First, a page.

Growing up with the Thumb – How to Hitchhike

*This is a guest post written by my adventurous friend Ben Chapman*
Our hitchhiking expert, Ben.
Our hitchhiking expert, Ben.

The only people for me are the mad ones, the ones who are mad to live, mad to talk, mad to be saved, desirous of everything at the same time, the ones who never yawn or say a commonplace thing, but burn, burn, burn like fabulous yellow roman candles exploding like spiders across the stars.” On the Road

So, you’ve read Kerouac, or at least wondered how your meagre ration of a travel budget will bring you into contact with the unexpected and unsual. Suffice to say, you are of a braver or at least more curious disposition; not to be held back by finances or fear of not knowing where your next sleep will pull your head down to. The questions of ‘won’t you be murdered?’ and the eternal ‘isn’t that dangerous?’ should be dismissed with healthy scepticism. When did your last taxi driver murder you? Or a stranger on the bus for that matter. Enough!

Experiences wanted – must be memorable – apply within

I can regale rampant tales of all emotional colours and experiences for a rainbow of reasons, but ultimately you’ll get out of hitchhiking what you’re prepared to put in. I started my thumbing career a shy, eccentric and gangly 19-year-old with a heavy weight of expectation and anticipation of what lay before. I finished up a comparitively confident, eccentric and gangly 28-year-old, able to look back at the finest collection of people I will never meet again, nor remember the names of. If hitchhiking gives you one thing, it’s a quick draw, dice throw, sink or swim, friendship fling. All at, or indeed considerably above, the speed limit of your hitching host country. I fondly remember being assigned the role of patient and doctor in a torrent of therapeutic syncretism, whilst marginally north of 220KPH on ‘das autobahn’ one 3am on a Tuesday.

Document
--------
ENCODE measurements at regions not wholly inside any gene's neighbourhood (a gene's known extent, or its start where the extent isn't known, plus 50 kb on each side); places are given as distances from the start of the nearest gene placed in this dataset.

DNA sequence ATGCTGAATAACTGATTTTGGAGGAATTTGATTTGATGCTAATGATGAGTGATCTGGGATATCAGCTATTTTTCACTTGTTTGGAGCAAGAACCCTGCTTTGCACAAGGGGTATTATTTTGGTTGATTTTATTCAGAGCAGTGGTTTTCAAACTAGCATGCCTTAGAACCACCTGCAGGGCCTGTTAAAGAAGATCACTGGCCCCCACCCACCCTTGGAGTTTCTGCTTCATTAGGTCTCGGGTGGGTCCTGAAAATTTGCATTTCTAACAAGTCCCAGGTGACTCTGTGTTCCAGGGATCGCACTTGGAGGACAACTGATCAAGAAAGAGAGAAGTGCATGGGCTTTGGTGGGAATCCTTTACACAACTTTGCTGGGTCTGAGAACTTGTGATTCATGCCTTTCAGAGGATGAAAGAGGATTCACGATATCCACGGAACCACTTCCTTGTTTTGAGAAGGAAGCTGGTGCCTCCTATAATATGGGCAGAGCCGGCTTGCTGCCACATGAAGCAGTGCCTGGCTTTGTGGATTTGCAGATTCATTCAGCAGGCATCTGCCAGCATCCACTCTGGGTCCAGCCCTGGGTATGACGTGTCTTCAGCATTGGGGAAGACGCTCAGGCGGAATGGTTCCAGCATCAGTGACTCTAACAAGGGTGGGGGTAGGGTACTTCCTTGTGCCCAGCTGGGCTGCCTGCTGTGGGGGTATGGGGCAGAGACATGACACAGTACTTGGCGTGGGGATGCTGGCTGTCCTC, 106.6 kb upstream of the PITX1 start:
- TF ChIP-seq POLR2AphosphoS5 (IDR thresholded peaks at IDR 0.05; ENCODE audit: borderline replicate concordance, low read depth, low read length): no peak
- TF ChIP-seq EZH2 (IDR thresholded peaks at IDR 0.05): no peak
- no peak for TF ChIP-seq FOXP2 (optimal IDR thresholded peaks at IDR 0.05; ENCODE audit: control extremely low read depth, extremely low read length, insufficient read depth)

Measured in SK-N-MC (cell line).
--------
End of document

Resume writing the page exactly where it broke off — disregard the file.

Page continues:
Image via Zhana Yordanova @ Flickr

Think of the road – Dharma bums

A good day on the road starts like a day on the mountain: early and with a generous calorific intake to fuel the imagined inevitable escapades. Don’t dispute the mundane; the waiting, the watching of traffic or the sound of trundling compliant rubber. Embrace all the road has to offer and juxtapose it with the highs to enhance your journey. A high is only such becuase of the lows offered to you. The rain will fall and moods will smoulder but be open to the connections that turn up. Seek time to reflect on each ride as a connection to the next.

Brake light banter – stop and go comedy

I found the spiritual side of the road as intoxicating as the brake lights pulling in to pick me up. Yet do not forget the lighter side of your transportation revolution. I can ruin many a future anecdote by recalling here the sheer variety of people that I have met whilst thumbing Europe, North America and Africa. Perhaps my most comedic friendship fling ended with the revelation that my hero of the day had in fact been driving around a garden strimmer for its holidays in the Scottish Highlands…

Be awake, but trust in the road. It will provide all for the present and the mind, at the cost of a debt to be repaid in kind to others on the road.

The mechanics of hitchhiking practicalities are outside the scope of this thought-led piece. If you’re curious to follow in my size 13 hitchhiking boots, the following will give you an insight. The fine tuning can only be done by you – onto your destination.

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